Night Navigation opens on a night of freezing rain in upstate New York - the kindling gone, the fire in the woodstove out. Del’s 37-year-old manic-depressive son, Mark, needs a ride, but she is afraid to make the long drive north to the only detox that has a bed.
Through the four seasons, Night Navigation takes us into the deranged, darkly humorous world of the addict - from break-your-arm dealers to boot-camp rehabs to Rumi quoting NA sponsors. Al-Anon tells Del to “let go”; NAMI tells her to “hang on.” Mark cannot find a way to live in this world. Del cannot stop trying to rescue him. And yet, during this long year’s night, through relapse and despair, they see flares of hope as Mark and Del fitfully, painfully try to steer toward the light. Told in the alternating voices of an addict and his mother, this riveting novel adds new depth to our understanding and our literature of parents and their troubled children.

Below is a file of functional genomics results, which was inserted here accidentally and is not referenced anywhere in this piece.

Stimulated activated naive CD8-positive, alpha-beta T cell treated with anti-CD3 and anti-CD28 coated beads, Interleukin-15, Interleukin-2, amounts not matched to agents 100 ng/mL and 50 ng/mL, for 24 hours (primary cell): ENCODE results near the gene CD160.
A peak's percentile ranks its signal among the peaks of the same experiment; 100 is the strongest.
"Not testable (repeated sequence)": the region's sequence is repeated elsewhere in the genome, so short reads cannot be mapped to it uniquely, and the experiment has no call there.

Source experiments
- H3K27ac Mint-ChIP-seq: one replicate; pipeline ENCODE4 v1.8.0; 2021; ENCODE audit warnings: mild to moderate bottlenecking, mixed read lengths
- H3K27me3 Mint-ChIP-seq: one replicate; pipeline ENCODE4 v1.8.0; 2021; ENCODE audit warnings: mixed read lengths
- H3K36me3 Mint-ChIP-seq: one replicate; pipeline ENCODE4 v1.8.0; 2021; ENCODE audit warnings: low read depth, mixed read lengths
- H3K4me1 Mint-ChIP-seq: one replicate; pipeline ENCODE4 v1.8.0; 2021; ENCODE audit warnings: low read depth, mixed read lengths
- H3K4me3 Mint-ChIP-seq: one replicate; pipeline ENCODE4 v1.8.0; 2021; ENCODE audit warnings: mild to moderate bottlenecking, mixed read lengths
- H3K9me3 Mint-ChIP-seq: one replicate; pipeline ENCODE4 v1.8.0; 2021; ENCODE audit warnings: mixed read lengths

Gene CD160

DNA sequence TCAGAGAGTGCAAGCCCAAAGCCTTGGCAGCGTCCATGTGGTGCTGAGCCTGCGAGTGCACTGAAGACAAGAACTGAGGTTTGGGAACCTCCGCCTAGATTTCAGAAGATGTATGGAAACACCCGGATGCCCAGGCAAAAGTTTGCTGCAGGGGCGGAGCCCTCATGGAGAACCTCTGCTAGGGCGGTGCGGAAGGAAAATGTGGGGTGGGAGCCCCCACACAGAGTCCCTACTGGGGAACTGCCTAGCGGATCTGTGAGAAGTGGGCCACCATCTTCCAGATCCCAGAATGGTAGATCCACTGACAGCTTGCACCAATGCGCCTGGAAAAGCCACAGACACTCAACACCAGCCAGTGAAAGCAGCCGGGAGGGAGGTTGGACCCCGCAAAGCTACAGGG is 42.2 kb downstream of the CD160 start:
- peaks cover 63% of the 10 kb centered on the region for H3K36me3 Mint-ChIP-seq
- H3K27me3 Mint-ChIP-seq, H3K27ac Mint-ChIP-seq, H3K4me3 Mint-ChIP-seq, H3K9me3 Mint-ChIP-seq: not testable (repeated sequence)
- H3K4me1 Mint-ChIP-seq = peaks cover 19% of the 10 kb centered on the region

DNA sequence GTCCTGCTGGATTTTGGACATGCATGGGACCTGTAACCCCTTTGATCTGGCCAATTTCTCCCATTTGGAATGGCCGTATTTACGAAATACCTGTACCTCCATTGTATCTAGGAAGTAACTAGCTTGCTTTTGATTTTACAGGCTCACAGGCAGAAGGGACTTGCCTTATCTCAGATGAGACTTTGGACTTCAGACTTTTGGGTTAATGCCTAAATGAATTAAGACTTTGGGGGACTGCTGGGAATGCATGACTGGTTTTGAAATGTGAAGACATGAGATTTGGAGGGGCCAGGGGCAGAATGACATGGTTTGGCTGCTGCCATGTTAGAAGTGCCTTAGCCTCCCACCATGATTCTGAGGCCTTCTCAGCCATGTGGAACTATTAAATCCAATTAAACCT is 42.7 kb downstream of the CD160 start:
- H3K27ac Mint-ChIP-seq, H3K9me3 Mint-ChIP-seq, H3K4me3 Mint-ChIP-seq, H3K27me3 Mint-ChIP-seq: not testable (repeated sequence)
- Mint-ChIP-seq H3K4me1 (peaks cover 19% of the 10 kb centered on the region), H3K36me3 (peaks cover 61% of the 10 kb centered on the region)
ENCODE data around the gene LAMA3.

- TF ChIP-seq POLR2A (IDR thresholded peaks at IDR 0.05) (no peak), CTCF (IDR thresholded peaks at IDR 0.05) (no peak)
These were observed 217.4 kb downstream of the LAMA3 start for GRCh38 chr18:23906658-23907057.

What would have made Night Navigation better?
I honestly thought a chapter had been left out at the end, if not two. It was just over, that really changed the rating I would have given this book. In terms of a book of addiction, codependency and love--I thought it was doing a great job. But it......stopped.